$model = new Widget();
$data = $model->getAll(
    $current_user, 
    array(
        'extra_tables' => 'LEFT JOIN widgets_users USING (widget_id)',
        'extra_criteria' => 'OR widgets_users.user_id = :current_user_id',
    )
);
echo new GenericListView($data);

That last line was just wishful thinking on my part. ;-) Most of the time it’s assigned to something like Smarty to do the templating instead of letting code to it. But I digress, the problem with this half and half method is that now I have to touch multiple areas to get the change in the query that I want. That’s if there’s enough flex points in the code above to allow me to inject my own implementation as the query is being built. In the above code, so many assumptions are being made that you almost have to scrap the existing behavior and start fresh with a new method to get what you want.

The Repository pattern helps remove this problem. All developer interaction is at the meta level, they could care less where the data is coming from.

$repo = new Repository();
$criteria = new Criteria('Widget');
$criteria->addFilter(
    new Criteria_Filter(Widget::creator, $current_user),
    new Criteria_Filter(Widget_Users::user, $current_user)
);
$widgets = $repo->matching($criteria);

echo new GenericListView($widgets);

Now my Repository object gets to build the entire query and return the data. Even if it doesn’t have the flexibility to inject custom query templates directly into the system, my changes are much more localized and hidden behind the firewall of the Repository object. Assuming I create a lot of list views, it could even be decorated to simplify the code:

$criteria = new Criteria_CreatorOrAssignedUser($current_user);
$repo = new WidgetRepository();
$widgets = $repo->matching($criteria);
echo new GenericListView($widgets);

This could be achieved by adding helpers in to the straight SQL model making this approach seem like the logical conclusion to adding helper methods and objects as you move from a straight SQL model to the helper mishmash, but there is a distinct difference between the two. It is subtle, and 100% perception, but there nonetheless. With the helper model developers are thinking in SQL - i.e., I’m hiding the query that’s being built. With the Repository model, developers are thinking in code - i.e., I’m working on this dataset, wherever it comes from.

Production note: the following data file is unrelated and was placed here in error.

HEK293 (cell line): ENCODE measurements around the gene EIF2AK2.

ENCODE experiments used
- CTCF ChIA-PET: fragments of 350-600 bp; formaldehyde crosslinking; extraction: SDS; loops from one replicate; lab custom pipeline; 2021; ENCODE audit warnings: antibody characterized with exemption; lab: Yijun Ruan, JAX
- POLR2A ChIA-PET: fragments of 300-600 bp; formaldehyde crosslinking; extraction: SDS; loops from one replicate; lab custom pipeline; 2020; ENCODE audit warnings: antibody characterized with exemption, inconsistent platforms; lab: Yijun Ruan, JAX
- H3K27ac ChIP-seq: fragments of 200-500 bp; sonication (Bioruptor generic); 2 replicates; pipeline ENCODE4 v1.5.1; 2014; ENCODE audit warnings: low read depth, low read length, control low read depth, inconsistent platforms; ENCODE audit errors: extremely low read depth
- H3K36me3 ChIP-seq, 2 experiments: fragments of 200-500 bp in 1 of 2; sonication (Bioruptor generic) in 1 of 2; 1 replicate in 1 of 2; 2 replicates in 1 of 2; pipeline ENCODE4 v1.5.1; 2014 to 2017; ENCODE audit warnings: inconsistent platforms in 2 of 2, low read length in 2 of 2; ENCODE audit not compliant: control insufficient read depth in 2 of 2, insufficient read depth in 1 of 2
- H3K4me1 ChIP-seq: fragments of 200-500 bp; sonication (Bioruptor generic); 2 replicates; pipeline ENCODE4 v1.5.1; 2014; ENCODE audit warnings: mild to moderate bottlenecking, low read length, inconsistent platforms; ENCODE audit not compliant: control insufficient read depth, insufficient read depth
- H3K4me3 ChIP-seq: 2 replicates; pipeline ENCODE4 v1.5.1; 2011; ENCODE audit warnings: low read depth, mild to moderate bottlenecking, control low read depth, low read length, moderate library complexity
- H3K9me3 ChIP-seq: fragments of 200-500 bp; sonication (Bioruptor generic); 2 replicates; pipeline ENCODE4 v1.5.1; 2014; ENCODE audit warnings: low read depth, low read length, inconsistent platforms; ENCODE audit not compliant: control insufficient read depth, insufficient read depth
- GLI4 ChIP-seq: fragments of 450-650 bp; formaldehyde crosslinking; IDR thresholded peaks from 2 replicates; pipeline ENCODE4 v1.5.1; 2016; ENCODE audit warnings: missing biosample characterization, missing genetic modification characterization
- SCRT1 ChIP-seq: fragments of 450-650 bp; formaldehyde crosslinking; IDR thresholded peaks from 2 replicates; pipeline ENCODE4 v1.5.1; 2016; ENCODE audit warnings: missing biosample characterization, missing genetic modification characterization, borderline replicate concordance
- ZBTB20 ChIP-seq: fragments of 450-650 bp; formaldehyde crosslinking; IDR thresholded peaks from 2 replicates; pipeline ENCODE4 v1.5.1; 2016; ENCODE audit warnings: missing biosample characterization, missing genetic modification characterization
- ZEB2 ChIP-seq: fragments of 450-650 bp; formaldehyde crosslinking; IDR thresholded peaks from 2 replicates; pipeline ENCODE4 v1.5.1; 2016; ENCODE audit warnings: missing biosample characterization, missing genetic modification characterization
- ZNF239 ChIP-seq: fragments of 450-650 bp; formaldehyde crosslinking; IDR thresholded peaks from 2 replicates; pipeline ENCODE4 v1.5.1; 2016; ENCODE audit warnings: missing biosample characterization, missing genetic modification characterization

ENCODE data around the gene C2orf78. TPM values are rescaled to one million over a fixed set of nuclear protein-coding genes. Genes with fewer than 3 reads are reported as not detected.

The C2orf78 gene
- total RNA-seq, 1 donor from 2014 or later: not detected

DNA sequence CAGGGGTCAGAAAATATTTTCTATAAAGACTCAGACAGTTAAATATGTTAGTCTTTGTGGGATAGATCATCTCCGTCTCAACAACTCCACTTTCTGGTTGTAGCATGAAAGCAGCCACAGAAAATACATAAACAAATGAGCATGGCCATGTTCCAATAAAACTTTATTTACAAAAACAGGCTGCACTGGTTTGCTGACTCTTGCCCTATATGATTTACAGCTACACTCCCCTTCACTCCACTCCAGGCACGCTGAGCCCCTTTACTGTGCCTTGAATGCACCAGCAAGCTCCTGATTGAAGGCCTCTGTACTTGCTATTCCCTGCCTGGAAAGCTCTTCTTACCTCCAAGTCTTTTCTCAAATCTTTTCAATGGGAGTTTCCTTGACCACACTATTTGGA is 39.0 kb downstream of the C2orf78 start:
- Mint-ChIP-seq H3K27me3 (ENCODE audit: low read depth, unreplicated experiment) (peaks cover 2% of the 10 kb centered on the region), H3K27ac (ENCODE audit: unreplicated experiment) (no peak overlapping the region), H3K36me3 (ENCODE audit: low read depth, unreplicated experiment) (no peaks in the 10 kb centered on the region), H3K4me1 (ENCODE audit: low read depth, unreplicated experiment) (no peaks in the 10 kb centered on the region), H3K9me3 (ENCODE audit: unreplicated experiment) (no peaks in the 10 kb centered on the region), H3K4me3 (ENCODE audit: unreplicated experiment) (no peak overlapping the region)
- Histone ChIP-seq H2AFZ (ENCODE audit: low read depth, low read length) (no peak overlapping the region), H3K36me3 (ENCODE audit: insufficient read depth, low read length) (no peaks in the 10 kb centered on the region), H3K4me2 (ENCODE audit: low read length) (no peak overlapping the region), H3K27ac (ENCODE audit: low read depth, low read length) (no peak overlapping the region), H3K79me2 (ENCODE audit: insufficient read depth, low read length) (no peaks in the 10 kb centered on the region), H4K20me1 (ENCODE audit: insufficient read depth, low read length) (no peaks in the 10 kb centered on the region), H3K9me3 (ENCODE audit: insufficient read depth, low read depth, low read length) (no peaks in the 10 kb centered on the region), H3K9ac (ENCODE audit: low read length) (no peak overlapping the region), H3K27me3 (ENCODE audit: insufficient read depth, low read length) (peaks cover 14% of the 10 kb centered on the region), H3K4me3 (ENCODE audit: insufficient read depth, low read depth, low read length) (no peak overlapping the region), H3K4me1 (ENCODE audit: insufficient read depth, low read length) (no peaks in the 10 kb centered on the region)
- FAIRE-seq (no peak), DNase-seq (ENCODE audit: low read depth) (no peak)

In the above code, there is a specialized, domain-specific criteria and decorated the repository so it automatically assumes we’re after a Widet, but now all that layer is expected to do is query whatever data source it can and retrieve the data. All my client code cares about is that it has a list to work with, all my Repository code cares about is that it can create that list.

Update: When I finished this article Sunday night I realized that I had almost argued myself in a circle and decided to hold off the final edit. As a I edited it this, I realized that a properly separated SQL based can still work, but 9 times out of 10, it doesn’t because the layers get mixed up. If the Smarty evangelists are to be believed, programmers can’t be trusted with themselves. In that case, SQL with helpers can’t be done properly and the Repository is the last refuge for those of us who want to make sure there’s a proper split between the data/storage layer and the domain layer.